Ransomware infections depend on where your files are stored and what version of Windows you are using. Before you try to recover files from Ransomware infections, you should use Windows Defender Offline to fully clean your PC.
Recover your files from Ransomware infections For Microsoft Office files stored, synced, or backed up to OneDrive
- OneDrive creates a version of Microsoft Office files when you save or change the file as part of its security features.
- To see if there are older versions of your file, go to OneDrive on the web. Right-click on a file you want to restore and click Version history.
- OneDrive for Business customers should see the Manage document versions help article on the Office help site.
Recover your files from Ransomware infections For files on your PC
- You need to have turned on File History (in Windows 10 and Windows 8.1) or System Protection for previous versions (in Windows 7 and Windows Vista) before you were infected. In some cases, these might have been turned on already by your PC manufacturer or network administrator.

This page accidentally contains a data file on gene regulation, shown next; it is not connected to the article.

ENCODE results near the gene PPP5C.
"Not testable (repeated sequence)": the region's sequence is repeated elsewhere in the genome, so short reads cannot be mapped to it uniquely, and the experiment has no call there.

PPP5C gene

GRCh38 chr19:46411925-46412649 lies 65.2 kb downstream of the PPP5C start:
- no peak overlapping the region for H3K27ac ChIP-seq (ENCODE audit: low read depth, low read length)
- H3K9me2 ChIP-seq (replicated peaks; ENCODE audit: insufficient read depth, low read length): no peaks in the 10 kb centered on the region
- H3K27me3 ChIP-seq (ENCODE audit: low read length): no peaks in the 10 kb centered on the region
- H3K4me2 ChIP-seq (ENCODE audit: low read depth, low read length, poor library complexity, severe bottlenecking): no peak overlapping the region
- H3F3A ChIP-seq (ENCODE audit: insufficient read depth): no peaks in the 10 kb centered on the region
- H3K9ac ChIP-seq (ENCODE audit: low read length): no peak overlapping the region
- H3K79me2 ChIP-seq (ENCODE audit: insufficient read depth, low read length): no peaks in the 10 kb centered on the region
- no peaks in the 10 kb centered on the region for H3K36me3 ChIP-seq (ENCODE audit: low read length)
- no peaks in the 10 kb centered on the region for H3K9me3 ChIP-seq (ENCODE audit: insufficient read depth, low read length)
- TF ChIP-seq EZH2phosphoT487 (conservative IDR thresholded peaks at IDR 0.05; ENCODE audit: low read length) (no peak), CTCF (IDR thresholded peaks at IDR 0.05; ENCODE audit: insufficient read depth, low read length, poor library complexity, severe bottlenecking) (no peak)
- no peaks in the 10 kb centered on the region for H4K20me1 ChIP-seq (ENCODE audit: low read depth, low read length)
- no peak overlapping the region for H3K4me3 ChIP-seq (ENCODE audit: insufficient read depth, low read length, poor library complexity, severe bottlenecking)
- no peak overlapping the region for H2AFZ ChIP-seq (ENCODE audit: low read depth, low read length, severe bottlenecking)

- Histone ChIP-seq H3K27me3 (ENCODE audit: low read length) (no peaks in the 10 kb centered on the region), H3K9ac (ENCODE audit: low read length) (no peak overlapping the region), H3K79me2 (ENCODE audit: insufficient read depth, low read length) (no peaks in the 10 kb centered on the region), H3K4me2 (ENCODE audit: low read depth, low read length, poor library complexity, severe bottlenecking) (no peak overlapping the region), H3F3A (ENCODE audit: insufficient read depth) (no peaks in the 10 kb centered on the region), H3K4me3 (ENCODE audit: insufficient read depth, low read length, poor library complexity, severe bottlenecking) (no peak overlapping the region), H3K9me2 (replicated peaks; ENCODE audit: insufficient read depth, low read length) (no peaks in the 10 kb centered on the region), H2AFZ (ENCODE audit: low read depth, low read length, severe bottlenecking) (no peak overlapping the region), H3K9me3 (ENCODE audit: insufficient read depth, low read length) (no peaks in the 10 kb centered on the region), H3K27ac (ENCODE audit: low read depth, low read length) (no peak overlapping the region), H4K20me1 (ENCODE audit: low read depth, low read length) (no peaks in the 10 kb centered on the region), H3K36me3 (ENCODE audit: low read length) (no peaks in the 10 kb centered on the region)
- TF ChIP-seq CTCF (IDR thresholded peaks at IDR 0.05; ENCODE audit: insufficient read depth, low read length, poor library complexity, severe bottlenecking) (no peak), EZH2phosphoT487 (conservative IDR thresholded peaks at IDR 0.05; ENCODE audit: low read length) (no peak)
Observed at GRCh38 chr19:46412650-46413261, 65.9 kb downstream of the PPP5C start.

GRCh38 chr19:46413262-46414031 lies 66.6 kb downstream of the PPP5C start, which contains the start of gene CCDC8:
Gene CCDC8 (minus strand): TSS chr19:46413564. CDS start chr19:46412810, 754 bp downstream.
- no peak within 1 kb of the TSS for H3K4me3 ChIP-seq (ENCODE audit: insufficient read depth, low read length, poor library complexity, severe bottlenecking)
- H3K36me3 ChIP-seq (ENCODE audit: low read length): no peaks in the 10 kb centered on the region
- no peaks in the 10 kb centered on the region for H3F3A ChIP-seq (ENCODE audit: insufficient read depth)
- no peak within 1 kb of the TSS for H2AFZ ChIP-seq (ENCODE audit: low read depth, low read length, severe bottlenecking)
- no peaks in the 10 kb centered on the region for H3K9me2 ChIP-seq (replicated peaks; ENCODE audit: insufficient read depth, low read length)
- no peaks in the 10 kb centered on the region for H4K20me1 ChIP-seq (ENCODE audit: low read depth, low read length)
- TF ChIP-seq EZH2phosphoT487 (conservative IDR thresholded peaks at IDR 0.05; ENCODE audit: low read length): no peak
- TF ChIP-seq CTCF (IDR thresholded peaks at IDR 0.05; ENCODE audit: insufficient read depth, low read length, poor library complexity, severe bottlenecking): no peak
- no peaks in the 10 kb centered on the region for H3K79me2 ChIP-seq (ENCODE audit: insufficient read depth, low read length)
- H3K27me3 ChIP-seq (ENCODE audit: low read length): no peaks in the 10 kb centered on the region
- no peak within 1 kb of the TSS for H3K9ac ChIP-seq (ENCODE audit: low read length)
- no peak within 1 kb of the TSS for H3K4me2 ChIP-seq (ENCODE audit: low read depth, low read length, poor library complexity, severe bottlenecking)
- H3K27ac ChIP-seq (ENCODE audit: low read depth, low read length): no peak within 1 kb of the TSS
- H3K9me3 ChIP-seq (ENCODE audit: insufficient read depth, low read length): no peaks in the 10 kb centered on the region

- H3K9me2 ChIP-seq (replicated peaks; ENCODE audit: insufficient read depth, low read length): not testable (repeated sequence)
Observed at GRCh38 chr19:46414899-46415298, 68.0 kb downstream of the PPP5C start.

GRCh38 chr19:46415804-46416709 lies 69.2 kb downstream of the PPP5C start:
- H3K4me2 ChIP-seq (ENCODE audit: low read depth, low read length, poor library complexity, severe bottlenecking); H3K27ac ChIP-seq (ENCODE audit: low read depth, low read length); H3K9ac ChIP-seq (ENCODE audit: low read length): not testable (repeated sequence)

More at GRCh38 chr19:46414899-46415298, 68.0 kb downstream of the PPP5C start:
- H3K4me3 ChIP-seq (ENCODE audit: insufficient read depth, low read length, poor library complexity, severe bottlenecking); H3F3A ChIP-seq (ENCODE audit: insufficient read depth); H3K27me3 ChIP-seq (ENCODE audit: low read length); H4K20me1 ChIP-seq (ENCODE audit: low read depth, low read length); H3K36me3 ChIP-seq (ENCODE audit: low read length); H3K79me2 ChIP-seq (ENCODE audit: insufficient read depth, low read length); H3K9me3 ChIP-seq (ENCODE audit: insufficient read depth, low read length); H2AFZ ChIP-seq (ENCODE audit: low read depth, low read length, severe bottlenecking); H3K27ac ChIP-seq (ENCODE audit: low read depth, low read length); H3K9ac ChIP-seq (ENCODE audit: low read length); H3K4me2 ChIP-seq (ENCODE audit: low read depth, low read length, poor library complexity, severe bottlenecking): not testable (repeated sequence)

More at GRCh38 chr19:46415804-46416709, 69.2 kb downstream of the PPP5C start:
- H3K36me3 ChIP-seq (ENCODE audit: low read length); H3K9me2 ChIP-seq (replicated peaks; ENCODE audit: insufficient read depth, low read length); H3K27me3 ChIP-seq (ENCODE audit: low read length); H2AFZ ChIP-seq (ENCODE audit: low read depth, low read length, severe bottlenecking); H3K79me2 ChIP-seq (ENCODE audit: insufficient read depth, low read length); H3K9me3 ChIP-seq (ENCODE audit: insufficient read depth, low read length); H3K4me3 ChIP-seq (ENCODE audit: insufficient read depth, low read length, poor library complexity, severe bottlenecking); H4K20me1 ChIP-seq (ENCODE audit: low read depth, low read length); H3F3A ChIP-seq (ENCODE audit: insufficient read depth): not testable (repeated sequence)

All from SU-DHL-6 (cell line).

- Some ransomware will also encrypt or delete the backup versions of your files. This means that even if you have enabled File History if you have set the backup location to be a network or local drive your backups might also be encrypted. Backups on a removable drive, or a drive that wasn’t connected when you were infected with the ransomware, might still work.
- See the Windows Repair and recovery site for help on how to enable file recovery for your version of Windows.
If you’ve been infected by the Crilock family of ransomware (also called CryptoLocker), you might be able to use the tool mentioned in the MMPC blog:
- FireEye and Fox-IT tool can help recover Crilock-encrypted files.
What should I do if I’ve paid?
You should contact your bank and your local authorities, such as the police. If you paid with a credit card, your bank may be able to block the transaction and return your money. The following government-initiated fraud and scam reporting websites may also help:
- In Australia, go to the SCAMwatch website
- In Canada, go to the Canadian Anti-Fraud Centre
- In France, go to the Agence Nationale de la sécurité des systèmes information website
- In Germany, go to the Bundesamt für Sicherheit in der Informationstechnik website
- In Ireland, go to the A Garda Síochána website
- In New Zealand, go to the Consumer Affairs Scams website
- In the United Kingdom, go to the Action Fraud website
- In the United States, go to the On Guard Online website
- What to do if you are a victim of fraud
If your country or region isn’t listed here, we encourage you to contact your country’s federal police or communications authority. For general information on what to do if you have paid, see: Source: Microsoft